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Call it the Fido principle. Being your own customer has a long, colorful history:

The real deal

Mars boss Forrest Mars famously requires executives to sample its pet food brands. Not that dogs are all that fussy, but Mars is.

1970s: Razor backer

In ads for the Remington shaver, president and CEO Victor Kiam proclaims, "I liked it so much, I bought the company."

1982: Hair today

Commercials touting the Hair Club for Men feature founder Sy Sperling's iconic tag line, "I'm not only the Hair Club president. I'm also a client."

1988: Eat my words

Microsoft exec Paul Maritz immortalizes "dogfooding" in an internal email: "We are going to have to eat our own dog food and test the product ourselves."

2001: You've got hate mail

After AOL merges with Time Warner, the whole company is forced to use AOL mail. Staffers resent the fiat, and the plan goes awry when important messages do. 

Walk the Talk

These five businesses have drummed up unique ways to help employees get invested in the products they peddle.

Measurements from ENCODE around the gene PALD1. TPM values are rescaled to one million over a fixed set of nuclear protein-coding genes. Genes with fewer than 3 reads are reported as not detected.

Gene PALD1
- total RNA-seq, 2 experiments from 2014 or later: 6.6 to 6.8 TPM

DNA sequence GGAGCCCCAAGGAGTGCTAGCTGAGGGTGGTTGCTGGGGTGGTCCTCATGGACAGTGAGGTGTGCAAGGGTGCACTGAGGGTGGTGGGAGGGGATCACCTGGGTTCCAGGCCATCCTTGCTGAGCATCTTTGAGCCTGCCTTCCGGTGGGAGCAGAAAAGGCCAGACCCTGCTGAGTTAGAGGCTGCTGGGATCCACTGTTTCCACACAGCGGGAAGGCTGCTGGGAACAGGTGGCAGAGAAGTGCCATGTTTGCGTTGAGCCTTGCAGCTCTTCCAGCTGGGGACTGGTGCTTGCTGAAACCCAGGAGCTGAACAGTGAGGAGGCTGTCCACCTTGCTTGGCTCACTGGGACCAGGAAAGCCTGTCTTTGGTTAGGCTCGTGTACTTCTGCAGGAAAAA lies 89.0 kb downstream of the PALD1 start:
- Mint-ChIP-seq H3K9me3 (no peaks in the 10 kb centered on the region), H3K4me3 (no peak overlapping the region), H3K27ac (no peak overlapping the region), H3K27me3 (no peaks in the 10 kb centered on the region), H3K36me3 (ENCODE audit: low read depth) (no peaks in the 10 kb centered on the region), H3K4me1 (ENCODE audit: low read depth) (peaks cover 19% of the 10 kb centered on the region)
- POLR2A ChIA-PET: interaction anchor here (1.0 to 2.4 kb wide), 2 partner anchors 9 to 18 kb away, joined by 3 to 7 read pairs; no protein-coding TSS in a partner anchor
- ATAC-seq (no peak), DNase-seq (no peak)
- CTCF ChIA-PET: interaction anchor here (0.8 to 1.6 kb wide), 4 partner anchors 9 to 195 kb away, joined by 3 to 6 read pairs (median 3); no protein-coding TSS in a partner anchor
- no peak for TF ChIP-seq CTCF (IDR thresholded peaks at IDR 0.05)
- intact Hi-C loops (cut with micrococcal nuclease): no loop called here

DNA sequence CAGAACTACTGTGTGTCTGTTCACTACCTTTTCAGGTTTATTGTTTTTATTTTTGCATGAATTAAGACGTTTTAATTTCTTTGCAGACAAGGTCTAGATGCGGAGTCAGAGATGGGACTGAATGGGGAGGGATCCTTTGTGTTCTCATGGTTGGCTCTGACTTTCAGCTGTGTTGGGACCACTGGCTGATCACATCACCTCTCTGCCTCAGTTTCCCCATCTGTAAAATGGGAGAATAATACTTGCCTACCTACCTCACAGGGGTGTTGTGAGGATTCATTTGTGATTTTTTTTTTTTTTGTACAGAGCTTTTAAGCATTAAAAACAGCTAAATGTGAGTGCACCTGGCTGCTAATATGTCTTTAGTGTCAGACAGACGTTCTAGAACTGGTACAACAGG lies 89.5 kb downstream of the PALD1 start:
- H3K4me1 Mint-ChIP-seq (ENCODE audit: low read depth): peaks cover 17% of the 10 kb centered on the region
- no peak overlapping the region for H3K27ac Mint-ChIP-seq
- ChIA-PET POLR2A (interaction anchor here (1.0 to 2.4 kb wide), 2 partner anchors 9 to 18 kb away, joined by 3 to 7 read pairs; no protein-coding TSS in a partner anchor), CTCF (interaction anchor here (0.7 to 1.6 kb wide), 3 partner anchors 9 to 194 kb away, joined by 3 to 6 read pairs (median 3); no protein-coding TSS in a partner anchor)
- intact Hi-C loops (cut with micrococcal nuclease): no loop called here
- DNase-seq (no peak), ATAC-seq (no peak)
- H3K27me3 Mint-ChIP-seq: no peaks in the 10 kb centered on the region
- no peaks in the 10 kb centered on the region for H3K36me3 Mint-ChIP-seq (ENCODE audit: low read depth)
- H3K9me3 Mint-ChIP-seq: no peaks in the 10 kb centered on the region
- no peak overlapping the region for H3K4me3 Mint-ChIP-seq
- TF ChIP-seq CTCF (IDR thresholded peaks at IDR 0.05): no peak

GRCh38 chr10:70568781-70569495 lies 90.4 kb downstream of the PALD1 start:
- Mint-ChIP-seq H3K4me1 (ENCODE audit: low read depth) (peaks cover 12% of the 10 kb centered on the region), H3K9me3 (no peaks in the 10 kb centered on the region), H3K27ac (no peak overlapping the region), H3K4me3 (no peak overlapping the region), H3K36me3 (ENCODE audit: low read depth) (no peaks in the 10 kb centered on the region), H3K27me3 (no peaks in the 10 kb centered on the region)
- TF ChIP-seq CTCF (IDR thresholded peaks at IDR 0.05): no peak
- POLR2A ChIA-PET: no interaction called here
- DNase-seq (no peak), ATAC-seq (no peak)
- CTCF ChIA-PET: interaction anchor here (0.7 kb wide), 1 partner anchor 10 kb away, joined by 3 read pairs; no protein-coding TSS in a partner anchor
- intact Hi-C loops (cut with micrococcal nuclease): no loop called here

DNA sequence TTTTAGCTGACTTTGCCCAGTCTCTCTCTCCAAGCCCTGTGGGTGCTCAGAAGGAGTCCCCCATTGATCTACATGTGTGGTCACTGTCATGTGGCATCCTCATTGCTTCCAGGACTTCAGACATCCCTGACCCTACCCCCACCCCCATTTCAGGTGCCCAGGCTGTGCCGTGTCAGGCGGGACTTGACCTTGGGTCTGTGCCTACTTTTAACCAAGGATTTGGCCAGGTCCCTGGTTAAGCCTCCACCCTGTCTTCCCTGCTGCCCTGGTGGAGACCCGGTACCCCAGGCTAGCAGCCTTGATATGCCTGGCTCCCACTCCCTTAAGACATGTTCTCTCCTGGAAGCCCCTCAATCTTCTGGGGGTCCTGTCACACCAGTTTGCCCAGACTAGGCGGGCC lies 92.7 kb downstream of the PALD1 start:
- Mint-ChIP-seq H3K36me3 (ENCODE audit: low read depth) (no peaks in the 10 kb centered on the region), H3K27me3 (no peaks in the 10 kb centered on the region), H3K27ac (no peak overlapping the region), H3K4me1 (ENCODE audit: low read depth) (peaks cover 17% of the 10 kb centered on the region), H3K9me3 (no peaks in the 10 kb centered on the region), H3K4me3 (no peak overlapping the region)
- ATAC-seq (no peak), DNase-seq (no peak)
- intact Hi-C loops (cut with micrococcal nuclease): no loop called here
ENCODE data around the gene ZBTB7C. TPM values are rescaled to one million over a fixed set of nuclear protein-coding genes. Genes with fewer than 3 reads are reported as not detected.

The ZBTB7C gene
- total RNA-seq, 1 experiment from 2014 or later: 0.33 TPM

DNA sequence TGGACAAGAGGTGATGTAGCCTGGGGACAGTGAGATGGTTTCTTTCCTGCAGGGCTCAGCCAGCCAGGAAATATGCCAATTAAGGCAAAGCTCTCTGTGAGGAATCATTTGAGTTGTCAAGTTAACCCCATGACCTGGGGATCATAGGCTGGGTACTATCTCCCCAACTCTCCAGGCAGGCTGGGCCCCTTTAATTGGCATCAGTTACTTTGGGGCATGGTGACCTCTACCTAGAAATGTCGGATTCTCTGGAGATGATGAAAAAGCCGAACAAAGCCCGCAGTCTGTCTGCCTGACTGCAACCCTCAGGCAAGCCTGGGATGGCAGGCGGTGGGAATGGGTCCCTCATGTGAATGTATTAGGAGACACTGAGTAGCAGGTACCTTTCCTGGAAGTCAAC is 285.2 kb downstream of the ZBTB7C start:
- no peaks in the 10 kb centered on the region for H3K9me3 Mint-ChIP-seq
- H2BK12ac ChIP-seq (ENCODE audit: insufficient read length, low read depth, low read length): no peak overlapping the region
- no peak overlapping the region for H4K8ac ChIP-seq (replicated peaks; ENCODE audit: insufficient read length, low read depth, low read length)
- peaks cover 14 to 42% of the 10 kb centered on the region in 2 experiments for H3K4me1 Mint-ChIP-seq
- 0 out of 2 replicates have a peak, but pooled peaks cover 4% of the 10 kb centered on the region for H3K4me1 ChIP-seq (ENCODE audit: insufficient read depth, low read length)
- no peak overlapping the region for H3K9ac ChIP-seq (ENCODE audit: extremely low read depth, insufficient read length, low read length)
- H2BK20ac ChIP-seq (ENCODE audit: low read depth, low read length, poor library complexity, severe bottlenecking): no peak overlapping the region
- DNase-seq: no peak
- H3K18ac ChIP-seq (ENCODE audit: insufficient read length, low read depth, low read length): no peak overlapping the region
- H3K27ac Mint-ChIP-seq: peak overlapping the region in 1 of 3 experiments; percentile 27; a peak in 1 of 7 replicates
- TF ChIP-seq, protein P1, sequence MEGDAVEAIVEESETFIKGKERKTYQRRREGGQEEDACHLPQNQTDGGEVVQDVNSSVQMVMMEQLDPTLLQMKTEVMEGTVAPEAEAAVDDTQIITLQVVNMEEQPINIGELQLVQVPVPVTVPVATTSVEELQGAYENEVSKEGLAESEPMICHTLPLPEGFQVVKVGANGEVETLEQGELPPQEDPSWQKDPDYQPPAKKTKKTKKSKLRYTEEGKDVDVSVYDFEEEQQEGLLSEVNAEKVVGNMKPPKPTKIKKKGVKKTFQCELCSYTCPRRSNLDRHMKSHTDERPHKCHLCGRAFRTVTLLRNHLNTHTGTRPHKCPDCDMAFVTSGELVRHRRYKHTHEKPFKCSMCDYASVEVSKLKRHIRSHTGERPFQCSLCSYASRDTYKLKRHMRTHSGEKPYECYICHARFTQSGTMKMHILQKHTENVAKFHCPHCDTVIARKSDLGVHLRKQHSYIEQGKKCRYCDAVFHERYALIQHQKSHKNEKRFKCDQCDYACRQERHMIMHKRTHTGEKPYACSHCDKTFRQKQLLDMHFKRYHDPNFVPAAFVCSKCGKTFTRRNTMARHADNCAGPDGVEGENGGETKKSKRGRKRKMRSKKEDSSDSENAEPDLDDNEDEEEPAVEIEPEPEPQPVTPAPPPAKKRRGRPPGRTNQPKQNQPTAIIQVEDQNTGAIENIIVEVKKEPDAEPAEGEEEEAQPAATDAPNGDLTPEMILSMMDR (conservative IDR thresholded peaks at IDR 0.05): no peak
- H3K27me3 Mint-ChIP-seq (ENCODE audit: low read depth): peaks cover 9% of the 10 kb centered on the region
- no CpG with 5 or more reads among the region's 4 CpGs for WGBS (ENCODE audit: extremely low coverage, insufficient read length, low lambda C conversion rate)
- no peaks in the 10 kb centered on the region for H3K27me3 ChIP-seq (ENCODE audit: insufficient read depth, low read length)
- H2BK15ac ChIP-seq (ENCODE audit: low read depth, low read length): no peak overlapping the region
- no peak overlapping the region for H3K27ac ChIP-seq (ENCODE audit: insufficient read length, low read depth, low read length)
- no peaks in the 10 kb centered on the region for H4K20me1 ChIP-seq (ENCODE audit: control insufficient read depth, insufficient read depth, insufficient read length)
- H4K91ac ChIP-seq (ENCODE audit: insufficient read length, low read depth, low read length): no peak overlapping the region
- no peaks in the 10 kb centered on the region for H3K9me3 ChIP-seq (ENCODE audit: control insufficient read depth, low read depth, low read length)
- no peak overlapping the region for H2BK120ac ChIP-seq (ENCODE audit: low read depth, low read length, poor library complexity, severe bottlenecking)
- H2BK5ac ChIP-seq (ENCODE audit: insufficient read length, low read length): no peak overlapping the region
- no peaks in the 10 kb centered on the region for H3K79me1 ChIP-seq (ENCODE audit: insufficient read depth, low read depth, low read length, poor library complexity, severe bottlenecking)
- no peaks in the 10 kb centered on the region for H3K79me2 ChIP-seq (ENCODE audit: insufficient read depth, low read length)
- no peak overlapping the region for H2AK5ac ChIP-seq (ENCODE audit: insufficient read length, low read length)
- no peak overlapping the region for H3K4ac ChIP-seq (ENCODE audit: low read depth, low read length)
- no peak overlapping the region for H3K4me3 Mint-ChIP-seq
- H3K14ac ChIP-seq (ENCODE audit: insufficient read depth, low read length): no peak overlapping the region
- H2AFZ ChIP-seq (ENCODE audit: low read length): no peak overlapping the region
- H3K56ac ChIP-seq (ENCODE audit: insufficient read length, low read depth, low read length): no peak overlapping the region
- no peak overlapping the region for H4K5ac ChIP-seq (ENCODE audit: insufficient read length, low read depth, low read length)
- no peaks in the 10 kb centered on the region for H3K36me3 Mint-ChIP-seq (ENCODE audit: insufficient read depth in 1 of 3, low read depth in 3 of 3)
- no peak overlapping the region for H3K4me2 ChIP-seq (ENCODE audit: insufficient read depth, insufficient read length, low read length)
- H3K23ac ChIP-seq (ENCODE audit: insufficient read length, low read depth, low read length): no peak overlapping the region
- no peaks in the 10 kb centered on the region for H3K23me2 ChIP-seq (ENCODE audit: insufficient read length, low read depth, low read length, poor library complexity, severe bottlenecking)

Workers with this lending startup get access to credit at the company's lowest rate--on up to 25 percent of their base pay. So far, employees have borrowed to remodel kitchens, book honeymoons, and finance exotic vacations.

This firm helps companies replace paper-based data collection systems with mobile apps. Employees see the social impact of their work, thanks to an internal "Ante Up" program that lets them donate the apps as well as their time to worthy nonprofits.

This on-demand shipping company adds a dash of suspense to the courier business with a holiday "Secret Shipper" gift exchange, in which employees send small tokens to one another anonymously. And whatever their job title, they all pick up customers' cargo a few times a month.

The crowdfunding platform gives employees $100 in credit each month to back a project or cause of their choice. Staffers have also chipped in to send a co-worker skydiving for his birthday and pooled funds to purchase a margarita maker for rooftop bashes.

The recipe-sharing site hosts seasonal company bake-offs to encourage workers to reveal the methods behind their meal-making magic. The recipes are compiled and published as a special edition.